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There's enough water for Water Street
Q: There has been a lot of discussion about the direction that downtown traffic should run, but there are more urgent questions that should be asked about the basic infrastructure there. For example, how's the downtown firefighting water supply along Water Street and other downtown thoroughfares? Is there enough volume and pressure to even power sprinklers in more than one building at a time? If these are deficient, what's being done about it?
A: "One of several key benefits in undertaking the Water Street project was to install a 12-inch water main," said Kevin Priester, water resource manager with Alliance, the company which operates and maintains the city's water supply. "Before it was installed, the lines on Broadway and Themis were dead-end lines. These lines are now tied into the new 12-inch on Water Street. By doing so, they strengthen each other's ability to supply the area. There is very good pressure in the downtown area (low point) about 90 pounds per square inch. Engineering is in progress to extend the new 12-inch to both the north (tie into the 12-inch at Main and Mill streets) and to the south (tie into the 12-inch on William Street) and continue to the River Campus.
"So to answer your question, yes, there is more than adequate flow and pressure to run sprinkler systems and it will be excellent by the time the project is completed."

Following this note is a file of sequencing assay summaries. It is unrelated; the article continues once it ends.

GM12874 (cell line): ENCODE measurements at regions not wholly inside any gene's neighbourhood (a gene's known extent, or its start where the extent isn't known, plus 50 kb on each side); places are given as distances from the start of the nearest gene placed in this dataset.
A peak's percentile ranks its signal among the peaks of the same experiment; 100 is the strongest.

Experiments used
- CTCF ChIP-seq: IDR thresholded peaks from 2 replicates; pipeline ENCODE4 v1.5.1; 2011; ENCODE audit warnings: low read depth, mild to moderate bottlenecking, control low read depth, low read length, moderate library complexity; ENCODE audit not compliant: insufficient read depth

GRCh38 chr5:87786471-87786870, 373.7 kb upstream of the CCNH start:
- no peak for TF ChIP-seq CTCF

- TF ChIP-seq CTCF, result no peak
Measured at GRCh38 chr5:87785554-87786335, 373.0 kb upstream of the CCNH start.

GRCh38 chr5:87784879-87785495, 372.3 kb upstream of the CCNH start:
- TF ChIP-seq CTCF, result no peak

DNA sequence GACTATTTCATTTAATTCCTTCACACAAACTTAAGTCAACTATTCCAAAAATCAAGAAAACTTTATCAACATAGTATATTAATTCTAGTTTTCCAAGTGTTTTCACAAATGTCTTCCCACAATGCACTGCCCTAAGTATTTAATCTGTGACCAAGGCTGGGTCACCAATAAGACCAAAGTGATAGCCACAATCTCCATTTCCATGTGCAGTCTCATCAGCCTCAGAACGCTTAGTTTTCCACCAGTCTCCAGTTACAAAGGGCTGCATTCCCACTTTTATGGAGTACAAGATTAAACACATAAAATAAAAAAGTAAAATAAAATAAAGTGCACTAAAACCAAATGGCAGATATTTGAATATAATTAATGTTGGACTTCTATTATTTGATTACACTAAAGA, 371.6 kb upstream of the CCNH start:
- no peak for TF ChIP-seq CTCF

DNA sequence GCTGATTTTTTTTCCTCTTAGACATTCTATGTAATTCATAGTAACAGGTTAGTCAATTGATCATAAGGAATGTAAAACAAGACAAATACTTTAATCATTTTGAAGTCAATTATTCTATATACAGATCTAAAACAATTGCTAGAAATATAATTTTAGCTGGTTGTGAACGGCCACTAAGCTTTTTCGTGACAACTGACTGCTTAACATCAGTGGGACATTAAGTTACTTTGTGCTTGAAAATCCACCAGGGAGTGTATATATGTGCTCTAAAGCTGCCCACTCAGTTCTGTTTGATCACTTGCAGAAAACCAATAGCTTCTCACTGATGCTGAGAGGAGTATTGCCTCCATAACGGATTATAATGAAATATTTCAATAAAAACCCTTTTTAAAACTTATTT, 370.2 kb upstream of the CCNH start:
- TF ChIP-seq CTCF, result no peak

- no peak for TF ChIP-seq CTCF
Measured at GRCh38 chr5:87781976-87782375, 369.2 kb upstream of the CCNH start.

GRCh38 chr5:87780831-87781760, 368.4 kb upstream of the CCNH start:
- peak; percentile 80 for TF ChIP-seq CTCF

City fire chief Rick Ennis provided additional information about sprinkler systems.
"An automatic sprinkler system does not place a great demand on the water supply system," said Ennis. "Contrary to popular belief, fed by movies and television, when an automatic sprinkler system is activated, all of the sprinkler heads DO NOT flow water simultaneously, thus flooding the building. Each individual sprinkler head is activated independently by the heat of the fire.
"A common sprinkler head is designed to flow 12 to 18 gallons of water per minute. Statistics from the National Fire Protection Association indicate that 90 percent of the fires occurring in buildings equipped with automatic sprinkler systems are controlled by one or two sprinkler heads. That would mean a fire flow of less than 36 gallons of water per minute. In comparison, one single fire hose discharges 150 to 250 gallons of water per minute.
"If a fire were to occur in a downtown building equipped with an automatic sprinkler system, the fire would most likely be controlled in the matter of moments when the fire is still in its minor stage, barely causing a bleep on the water plant's computerized monitoring system," said Ennis. "In contrast, a fire occurring in a downtown building not equipped with an automatic sprinkler system would probably grow quickly and begin to spread. This would result in the fire department laying out multiple large-volume hose lines, creating a greater demand on the water main system, perhaps causing additional pumps to be turned on to meet that need."
Thanks, gentlemen, for your answers. Meanwhile, to readers of this column, perhaps it's the summer heat, but questions are barely dribbling in. If there's an interesting question on your mind, don't hesitate to send it my way!
Jon K. Rust is publisher of the Southeast Missourian. If you have a question, e-mail firstname.lastname@example.org or call Speak Out (334-5111) and identify your call as a question for "Fact or fiction?"